“NO PROSPECT OF SUCCESS”: COA affirms 25-year sentence of armed robber

“NO PROSPECT OF SUCCESS”: COA affirms 25-year sentence of armed robber

NASSAU, BAHAMAS — The Court of Appeal yesterday affirmed the 25-year sentence of a man convicted of armed robbery in 2018, noting that “none of the grounds advanced by the intended appellant has any realistic prospect of success”.

Court of Appeal Justices Jon Isaacs, Maureen Crane-Scott and Milton Evans ruled on the matter.

In September 2015, Paul Bellizar, with others, was arraigned in a Magistrate’s Court on charges for the September 12, 2015, murders of Barry and Sheena Johnson and the armed robbery of Barry.

Bellizar launched an interlocutory appeal to the appellate court, challenging the voluntary bill of indictment (VBI) during the course of the trial, but the appeal was not heard before the trial ended.

During trial, the jury could not agree on the murder counts.

Bellizar was found guilty of armed robbery and sentenced to 25 years’ imprisonment in May 2018.

He applied to the court to appeal, but failed to do so within the required time frame.

In November 2018, Bellizar filed a notice for an application for an extension of time within which to appeal.

But the Court of Appeal dismissed Bellizar’s appeal on the judge’s interlocutory decision, and refused the application for the extension of time, affirming the sentence imposed by the judge of the lower court for armed robbery.

“No fault can be found with the judge’s determination that a substantially true case has been made out on the statements filed with the VBI,” read the ruling.

“There is great doubt that a court in which a trial has commenced can entertain an application to quash a VBI on the basis of insufficiency of evidence.

“It is in only the rarest of cases should a trial judge embark upon an inquiry into the sufficiency of evidence even before a trial starts, where the originating process to have the person before the court is a VBI; and even then the application should be made by a properly constituted motion well in advance of the trial date; certainly not after the jury has been empaneled and the defendant placed into their charge.”

In his ruling, Isaacs said there was no merit in Bellizar’s proposed challenge that no true case is disclosed on the papers forming the VBI.

He referred to section 258(2)(b) of the Commonwealth Penal Code, which states that the intended respondent is merely to be satisfied that “the case disclosed by the statement is, to the best of his knowledge, information and belief, substantially a true case”.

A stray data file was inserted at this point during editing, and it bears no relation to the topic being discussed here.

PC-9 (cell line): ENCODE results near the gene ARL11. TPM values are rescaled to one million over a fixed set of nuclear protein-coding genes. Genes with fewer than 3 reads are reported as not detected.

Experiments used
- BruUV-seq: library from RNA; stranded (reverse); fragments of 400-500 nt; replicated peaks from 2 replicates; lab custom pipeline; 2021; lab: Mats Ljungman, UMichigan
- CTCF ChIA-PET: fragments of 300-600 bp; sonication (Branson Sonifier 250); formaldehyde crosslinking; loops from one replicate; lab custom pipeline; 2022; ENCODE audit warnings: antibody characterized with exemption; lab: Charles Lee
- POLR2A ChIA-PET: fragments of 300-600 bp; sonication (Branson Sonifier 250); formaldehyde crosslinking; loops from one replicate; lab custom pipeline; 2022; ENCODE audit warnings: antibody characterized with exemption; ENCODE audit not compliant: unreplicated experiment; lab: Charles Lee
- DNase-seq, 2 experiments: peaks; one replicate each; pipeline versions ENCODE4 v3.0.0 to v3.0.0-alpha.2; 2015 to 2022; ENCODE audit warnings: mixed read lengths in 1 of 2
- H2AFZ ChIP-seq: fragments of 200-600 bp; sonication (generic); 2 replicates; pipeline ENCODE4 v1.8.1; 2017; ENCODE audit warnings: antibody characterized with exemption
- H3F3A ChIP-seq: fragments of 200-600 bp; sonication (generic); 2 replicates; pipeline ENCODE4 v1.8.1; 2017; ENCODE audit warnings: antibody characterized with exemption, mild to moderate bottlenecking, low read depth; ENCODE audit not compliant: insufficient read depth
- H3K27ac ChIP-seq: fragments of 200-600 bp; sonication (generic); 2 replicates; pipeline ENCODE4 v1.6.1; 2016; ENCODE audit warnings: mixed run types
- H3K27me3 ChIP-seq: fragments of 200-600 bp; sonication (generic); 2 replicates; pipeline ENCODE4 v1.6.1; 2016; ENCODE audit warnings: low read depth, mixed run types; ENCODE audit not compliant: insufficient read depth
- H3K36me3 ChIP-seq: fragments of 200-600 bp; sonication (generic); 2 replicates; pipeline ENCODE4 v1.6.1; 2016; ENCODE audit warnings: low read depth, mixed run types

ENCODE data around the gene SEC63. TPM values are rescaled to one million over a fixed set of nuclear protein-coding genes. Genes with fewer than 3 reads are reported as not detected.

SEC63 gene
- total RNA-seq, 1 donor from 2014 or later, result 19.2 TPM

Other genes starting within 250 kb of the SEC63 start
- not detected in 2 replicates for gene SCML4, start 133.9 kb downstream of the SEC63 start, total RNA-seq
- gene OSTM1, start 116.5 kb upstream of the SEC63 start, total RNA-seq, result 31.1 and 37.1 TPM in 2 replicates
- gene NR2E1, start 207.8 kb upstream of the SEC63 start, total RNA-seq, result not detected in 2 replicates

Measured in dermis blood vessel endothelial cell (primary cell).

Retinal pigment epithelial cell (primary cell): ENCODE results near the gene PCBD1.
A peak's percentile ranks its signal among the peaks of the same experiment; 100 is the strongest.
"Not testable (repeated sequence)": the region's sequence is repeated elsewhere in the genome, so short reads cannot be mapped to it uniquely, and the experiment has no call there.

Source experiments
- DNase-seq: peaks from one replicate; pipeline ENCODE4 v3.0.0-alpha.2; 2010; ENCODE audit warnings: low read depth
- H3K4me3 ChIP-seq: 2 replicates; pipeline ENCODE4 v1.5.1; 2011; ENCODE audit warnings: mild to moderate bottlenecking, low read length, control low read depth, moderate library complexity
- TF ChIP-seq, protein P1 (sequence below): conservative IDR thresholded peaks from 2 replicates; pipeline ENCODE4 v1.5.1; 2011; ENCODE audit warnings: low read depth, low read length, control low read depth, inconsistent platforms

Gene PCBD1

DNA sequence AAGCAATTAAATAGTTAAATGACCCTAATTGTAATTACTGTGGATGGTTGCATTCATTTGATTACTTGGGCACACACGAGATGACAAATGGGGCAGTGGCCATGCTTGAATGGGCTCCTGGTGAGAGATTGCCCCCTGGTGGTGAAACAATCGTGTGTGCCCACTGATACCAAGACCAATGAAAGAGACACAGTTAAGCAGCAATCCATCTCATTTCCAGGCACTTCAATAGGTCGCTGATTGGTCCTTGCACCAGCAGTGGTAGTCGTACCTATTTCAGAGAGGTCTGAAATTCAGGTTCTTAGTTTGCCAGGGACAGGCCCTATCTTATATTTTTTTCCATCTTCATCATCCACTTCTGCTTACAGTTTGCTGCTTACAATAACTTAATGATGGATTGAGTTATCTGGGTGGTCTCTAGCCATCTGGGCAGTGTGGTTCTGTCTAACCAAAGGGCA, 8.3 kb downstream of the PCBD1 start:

“It may be seen, therefore, that once there is some evidence in the witness statements and/or confession statements placed before the intended respondent which purports to show that an accused person is involved in the commission of an indictable offense, the intended appellant cannot be faulted if he was to execute and file a statement pursuant to section 258(2)(b) of the CPC,” read the ruling.

The appellate court noted that in the lower court, Bellizar’s trial attorney, Jeffrey Farquharson, “strove mightily, albeit in vain, to forestall an application by the prosecution” to amend the VBI once two of the co-accuseds had pleaded guilty to the armed robbery count, so that only three defendants’ names appears on the VBI; and the prosecution had entered nolle prosequis in respect of the murder counts.

Counsel for the remaining accused men had little to no objection to the VBI being amended, the appellate court noted.

“However, Mr Farquharson objected to the amendment because, inter alia, the status of the two ex-co-accuseds had changed and this meant that they could not give evidence against his client, the appellant,” read the ruling.

“Moreover, Mr Farquharson contended that [the] timing of the application to amend was a source of prejudice to the appellant since he would had no opportunity to respond to what was essentially a new case being brought against him.”

The court also noted that there was significant delay by the intended appellant in the prosecution of his appeal with “no reasonable explanation for such delay”, and the grounds advanced had no “realistic prospect of success”.

“However, if I am wrong to have so found, I am satisfied that the intended appeal would inevitably be dismissed and the proviso to section 13(1) of the COA Act applied,” Isaacs said.